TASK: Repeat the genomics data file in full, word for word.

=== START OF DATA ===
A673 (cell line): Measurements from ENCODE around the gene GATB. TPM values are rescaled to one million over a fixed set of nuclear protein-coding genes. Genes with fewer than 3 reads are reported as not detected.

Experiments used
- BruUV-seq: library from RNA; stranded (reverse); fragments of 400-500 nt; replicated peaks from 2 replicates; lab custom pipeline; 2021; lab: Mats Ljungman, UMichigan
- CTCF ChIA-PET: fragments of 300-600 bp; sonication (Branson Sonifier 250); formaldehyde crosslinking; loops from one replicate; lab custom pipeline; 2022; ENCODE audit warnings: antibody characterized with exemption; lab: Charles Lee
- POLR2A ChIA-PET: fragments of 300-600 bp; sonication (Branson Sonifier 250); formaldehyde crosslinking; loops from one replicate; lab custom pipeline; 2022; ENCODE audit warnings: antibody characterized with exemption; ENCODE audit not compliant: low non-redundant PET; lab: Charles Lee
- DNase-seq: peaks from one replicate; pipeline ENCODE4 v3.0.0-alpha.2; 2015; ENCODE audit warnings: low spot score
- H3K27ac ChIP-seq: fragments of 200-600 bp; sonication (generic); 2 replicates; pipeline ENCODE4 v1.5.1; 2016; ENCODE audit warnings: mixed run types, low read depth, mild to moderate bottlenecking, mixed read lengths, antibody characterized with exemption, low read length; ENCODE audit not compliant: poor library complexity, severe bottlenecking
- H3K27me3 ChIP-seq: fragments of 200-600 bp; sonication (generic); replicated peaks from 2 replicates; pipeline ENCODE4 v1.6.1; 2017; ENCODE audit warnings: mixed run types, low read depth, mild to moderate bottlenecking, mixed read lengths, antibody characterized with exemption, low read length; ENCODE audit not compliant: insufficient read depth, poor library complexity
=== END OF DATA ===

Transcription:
A673 (cell line): Measurements from ENCODE around the gene GATB. TPM values are rescaled to one million over a fixed set of nuclear protein-coding genes. Genes with fewer than 3 reads are reported as not detected.

Experiments used
- BruUV-seq: library from RNA; stranded (reverse); fragments of 400-500 nt; replicated peaks from 2 replicates; lab custom pipeline; 2021; lab: Mats Ljungman, UMichigan
- CTCF ChIA-PET: fragments of 300-600 bp; sonication (Branson Sonifier 250); formaldehyde crosslinking; loops from one replicate; lab custom pipeline; 2022; ENCODE audit warnings: antibody characterized with exemption; lab: Charles Lee
- POLR2A ChIA-PET: fragments of 300-600 bp; sonication (Branson Sonifier 250); formaldehyde crosslinking; loops from one replicate; lab custom pipeline; 2022; ENCODE audit warnings: antibody characterized with exemption; ENCODE audit not compliant: low non-redundant PET; lab: Charles Lee
- DNase-seq: peaks from one replicate; pipeline ENCODE4 v3.0.0-alpha.2; 2015; ENCODE audit warnings: low spot score
- H3K27ac ChIP-seq: fragments of 200-600 bp; sonication (generic); 2 replicates; pipeline ENCODE4 v1.5.1; 2016; ENCODE audit warnings: mixed run types, low read depth, mild to moderate bottlenecking, mixed read lengths, antibody characterized with exemption, low read length; ENCODE audit not compliant: poor library complexity, severe bottlenecking
- H3K27me3 ChIP-seq: fragments of 200-600 bp; sonication (generic); replicated peaks from 2 replicates; pipeline ENCODE4 v1.6.1; 2017; ENCODE audit warnings: mixed run types, low read depth, mild to moderate bottlenecking, mixed read lengths, antibody characterized with exemption, low read length; ENCODE audit not compliant: insufficient read depth, poor library complexity